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Where The Elite Meet To Be Effete

Last time, I said something that could get me into trouble, so I thought I would hurry up and expand on it…so that I will be certain to get into trouble.

Specifically, I talked about writers who are members of the Elite. Those who know writers, and know what kind of money they make (or complete lack there-of) know perfectly well that the words “rich” and “writer” are polar opposites. It’s like matter and anti-matter. They annihilate one another.

Which is true…

But the thing is, this means that anyone who is a success as a writer or artist or whatever today is frequently (not always, but often) already affluent. Oh, yes, here and there you’ll have a success story about someone who beats the odds, someone like J. K. Rowling (who was also a real rags to riches story).

But, the reality is that most of the people who show up as famous public intellectuals in this day and age are, in fact, already members of the upper middle to upper classes. They’ve already inherited money. Or they’ve married it. But however they’ve gotten it, they have it. And they need it. No one else can afford to dedicate their lives to the arts without hope of reward for long years to come. No one else has the oh-so-vital connections with publishers and editors. No one else can take the time and has the resources to cultivate the right people — you have to go to the same schools, know the same people, have the same tastes, meet at the same cocktail parties…

(If you’re interested in this phenomenon, check out the article “"Sponsored" by my husband: Why it's a problem that writers never talk about where their money comes from, by Ann Bauer, in Salon, January 25, 2015. You can see it here:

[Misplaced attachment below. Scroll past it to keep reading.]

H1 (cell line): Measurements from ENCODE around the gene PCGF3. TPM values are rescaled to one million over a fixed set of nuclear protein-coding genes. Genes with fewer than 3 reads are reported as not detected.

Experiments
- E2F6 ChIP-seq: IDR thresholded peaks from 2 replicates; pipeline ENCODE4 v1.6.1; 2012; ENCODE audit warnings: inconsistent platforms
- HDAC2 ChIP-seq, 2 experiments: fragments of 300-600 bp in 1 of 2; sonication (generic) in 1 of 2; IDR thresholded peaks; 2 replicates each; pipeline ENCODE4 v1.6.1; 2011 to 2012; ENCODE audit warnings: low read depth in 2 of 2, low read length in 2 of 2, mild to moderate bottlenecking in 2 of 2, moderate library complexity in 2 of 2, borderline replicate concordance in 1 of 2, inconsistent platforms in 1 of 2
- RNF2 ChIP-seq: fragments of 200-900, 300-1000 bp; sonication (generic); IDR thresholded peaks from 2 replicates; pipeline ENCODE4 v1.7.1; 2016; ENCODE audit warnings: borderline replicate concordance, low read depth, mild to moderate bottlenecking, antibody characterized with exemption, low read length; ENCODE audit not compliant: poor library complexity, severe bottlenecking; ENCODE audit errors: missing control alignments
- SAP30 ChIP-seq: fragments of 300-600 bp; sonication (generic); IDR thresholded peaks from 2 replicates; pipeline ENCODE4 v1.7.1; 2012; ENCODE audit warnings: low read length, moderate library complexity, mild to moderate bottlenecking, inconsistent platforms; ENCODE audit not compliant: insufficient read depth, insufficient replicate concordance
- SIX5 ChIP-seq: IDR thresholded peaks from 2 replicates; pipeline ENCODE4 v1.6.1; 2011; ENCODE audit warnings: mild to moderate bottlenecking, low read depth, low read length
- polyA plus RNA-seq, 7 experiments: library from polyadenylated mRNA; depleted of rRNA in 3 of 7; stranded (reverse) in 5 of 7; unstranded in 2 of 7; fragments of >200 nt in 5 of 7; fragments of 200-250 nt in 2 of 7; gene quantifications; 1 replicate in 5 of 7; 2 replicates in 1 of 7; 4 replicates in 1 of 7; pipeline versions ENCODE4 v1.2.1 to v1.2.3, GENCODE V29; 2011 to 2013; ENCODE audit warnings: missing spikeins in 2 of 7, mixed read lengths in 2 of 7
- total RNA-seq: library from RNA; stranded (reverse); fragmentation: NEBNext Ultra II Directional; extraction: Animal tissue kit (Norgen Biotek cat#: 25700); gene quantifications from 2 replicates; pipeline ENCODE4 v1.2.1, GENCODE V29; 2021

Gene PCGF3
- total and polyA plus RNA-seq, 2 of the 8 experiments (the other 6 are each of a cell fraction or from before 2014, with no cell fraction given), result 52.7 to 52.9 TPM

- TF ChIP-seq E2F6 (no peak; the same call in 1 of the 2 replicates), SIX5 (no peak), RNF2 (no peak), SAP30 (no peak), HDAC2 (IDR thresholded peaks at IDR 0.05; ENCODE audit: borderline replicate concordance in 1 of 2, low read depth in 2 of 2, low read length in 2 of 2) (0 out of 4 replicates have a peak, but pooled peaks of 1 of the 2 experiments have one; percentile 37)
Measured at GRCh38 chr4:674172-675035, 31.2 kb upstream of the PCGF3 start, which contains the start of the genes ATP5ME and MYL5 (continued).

"The Cake Is A Lie."

But as a result, you end up with a rather interesting situation. To wit, the people who are successful writers, intellectuals, and academics in this culture tend to be plugged in, somehow, to the same networks that contain our more successful bankers, hedge fund managers, oil company executives, and so on.

Now, let me go a little further. We are not supposed to admit that. We are supposed to say that somehow our “cultural elite” and “business elite” and our political elite and all our other elites are somehow disconnected to one another.

In fact, just consider the word “Elite.” That’s no longer an acceptable term in some places, something I learned the hard way back at Clark University just before they threw me out of the history Ph.D. program when I was ABD. One of my three major professors there (major professors, and chief tormentors) was named …well, let’s call her Ivy. She was a very young woman, a graduate of Columbia, proud of herself to the point of (I thought) narcissism. She was one of those people with whom you could not have a conversation because each time you tried to speak, even if it was just to answer a question, she cut you off and somehow contrived to tell you how wonderful she was. In detail. And in six or seven different ways.

Always willing to tell you how wonderful she was.

One day, I was asked to say a few words about my dissertation at “a small gathering.” I was told it would be just a minor thing, a cozy little chat between myself and a few of the professors. Imagine my surprise when I walked into the room and found virtually all the department’s graduate students there.

I soon discovered that it wasn’t so much a conversation as a firing squad….with each of the professors …and the students…taking shots in turn. (It later turned out that this was part of a larger plan…dare we say it? Gasp! A conspiracy!…to drive me out of the department. But I didn’t know that at the time.)